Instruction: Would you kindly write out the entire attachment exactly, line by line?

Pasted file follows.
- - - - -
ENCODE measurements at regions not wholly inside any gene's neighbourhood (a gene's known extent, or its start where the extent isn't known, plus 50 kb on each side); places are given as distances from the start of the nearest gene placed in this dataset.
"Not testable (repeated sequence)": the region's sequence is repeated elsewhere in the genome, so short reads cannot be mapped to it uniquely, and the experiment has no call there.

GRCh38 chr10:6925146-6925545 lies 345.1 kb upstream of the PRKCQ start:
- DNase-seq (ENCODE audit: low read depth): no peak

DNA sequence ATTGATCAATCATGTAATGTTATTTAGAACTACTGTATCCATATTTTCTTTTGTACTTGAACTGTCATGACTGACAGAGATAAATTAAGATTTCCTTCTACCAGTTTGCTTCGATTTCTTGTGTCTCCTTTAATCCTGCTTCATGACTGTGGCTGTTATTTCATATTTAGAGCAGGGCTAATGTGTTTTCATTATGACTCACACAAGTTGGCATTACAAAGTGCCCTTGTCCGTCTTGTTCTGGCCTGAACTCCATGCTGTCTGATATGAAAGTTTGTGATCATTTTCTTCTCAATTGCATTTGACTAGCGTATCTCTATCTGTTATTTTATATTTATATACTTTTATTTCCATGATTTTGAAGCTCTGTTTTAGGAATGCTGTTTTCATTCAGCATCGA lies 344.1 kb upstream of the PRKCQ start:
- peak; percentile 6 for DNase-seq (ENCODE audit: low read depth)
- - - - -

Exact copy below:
ENCODE measurements at regions not wholly inside any gene's neighbourhood (a gene's known extent, or its start where the extent isn't known, plus 50 kb on each side); places are given as distances from the start of the nearest gene placed in this dataset.
"Not testable (repeated sequence)": the region's sequence is repeated elsewhere in the genome, so short reads cannot be mapped to it uniquely, and the experiment has no call there.

GRCh38 chr10:6925146-6925545 lies 345.1 kb upstream of the PRKCQ start:
- DNase-seq (ENCODE audit: low read depth): no peak

DNA sequence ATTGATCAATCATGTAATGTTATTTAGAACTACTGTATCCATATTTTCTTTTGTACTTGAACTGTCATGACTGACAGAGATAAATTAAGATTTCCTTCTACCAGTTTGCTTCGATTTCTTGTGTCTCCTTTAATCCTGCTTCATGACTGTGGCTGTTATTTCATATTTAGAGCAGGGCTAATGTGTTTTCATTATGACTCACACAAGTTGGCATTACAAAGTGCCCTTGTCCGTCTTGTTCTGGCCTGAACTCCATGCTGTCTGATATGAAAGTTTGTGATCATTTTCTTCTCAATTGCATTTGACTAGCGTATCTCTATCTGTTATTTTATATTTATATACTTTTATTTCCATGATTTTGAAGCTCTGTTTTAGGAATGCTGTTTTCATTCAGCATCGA lies 344.1 kb upstream of the PRKCQ start:
- peak; percentile 6 for DNase-seq (ENCODE audit: low read depth)